SPOILER ALERT FOR NEW STUDENTS!
I'm joking, I will attempt to have as few spoilers as possible. The aim of this blog is to give you an insight into one of the main units that we undertook as part of our MRes year, without telling you exactly how we did it.
As part of the MRes phase of the CDT, Cohorts 1 & 2 were asked to evaluate, design and develop an architecture of a 2030 vehicle. This assignment was split into two main units; Evaluation and Innovation
In semester 1, the AAPS cohort were tasked with evaluating a 2015 third generation Toyota Prius plug-in hybrid car, with the aim to inform our decisions later on in the module. To engineers like myself, this sounded like it should consist of purely experimental work, however the transdisciplinary nature of the course encourages us to evaluate this propulsion system from a political, economic, societal, technological, legal, environmental and sustainable perspective using the collective background and skills of each team member individually. In short, we were able to leverage our own personal skillset and knowledge to perform an in depth analysis of a particular area of the Prius, ranging from the engine, to the aerodynamics, to the user interface and everything in between.
In order to do so, we were able to use a plethora of tools including the simple google search, all the way to using the university chassis dynamometer for a week. Armed with nothing but a test plan, we were given free rein to select driving cycles and room conditions to test whatever we decided (disclaimer: within budgetary reason). Additionally, you can read about cohort 1's experience in the chassis dynamometer here.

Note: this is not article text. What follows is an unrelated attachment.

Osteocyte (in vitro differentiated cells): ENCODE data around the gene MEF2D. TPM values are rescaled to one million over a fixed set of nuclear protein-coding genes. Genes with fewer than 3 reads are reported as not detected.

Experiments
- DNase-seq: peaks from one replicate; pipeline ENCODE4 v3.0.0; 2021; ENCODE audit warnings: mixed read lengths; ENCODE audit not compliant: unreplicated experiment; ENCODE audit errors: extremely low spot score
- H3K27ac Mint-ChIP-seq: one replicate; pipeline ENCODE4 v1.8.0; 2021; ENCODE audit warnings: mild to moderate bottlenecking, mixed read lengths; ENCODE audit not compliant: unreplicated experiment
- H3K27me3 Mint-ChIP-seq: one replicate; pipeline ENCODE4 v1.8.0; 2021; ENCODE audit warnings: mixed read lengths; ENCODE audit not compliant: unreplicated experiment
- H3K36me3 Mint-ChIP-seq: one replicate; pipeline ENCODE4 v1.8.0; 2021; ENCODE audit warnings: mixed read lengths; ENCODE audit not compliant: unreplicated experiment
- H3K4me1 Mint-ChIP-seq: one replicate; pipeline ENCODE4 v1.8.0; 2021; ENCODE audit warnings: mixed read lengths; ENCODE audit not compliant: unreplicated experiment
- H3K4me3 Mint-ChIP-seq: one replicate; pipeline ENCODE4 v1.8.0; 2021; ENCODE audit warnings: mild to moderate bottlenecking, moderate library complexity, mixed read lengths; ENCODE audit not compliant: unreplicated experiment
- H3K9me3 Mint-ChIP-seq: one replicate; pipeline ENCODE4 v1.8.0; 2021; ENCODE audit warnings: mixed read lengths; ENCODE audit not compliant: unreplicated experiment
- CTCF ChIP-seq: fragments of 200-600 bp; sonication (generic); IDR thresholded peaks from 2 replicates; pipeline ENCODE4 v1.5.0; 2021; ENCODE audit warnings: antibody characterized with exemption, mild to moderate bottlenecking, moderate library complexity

The evaluation unit was certainly a highlight of the first semester, culminating in the presentation of our findings and an initial 2030 vehicle design to a panel of academics.
Work in semester 2 followed closely on from the Evaluation module, the next stages focusing on developing the architecture of a 2030 vehicle. Working through the v-process, the team cascaded requirements to a sub system and component level (completing the left side of V), undertook the detailed design work (bottom of the V) and then undertook component, system and sub-system verification (right side of the V).
This phase of the project allowed us to explore our sections further using modelling techniques (on any software). Each individual was therefore responsible for a component/subsystem, to be integrated into a group wide working model. By the end of the project we had all contributed to an overall propulsion system proposal, with detailed choices on a range of aspects surrounding technology, business model, manufacturing, supply chain for our individual systems.
The innovation part of the unit again culminated in a presentation, presenting our final 2030 proposal. This included a business plan, finances, and a presentation of a detailed, verified architecture.
To showcase the work that we had done over the course of the year, we were invited to have a stand at the annual Mechanical Engineering Design Exhibition. This is an opportunity to speak to both academics and industrial experts when they visit your stand. This year due to COVID-19 it was a virtual event, although it was still very much enjoyed by all parties involved.
We presented our Innovation Project - The 2030 Novus – Spiritual Successor To The Prius via posters, a presentation and a website!
The Mechanical Engineering Design and Project Exhibition has been running annually since 1965. Over the years there have been keynote lectures from James Dyson, McLaren Group's Ron Dennis and The Apprentice winner Tom Pellereau, to name but a few. The day celebrates the achievements of students and encourages them to communicate their project work to specialist and non-specialist audiences. The full programme of 2021 can be reviewed here.
It is probably good to note here that both Cohort 1 and Cohort 2 are more than willing to help you with any MRes related questions. We are looking forward to meeting you all properly in September!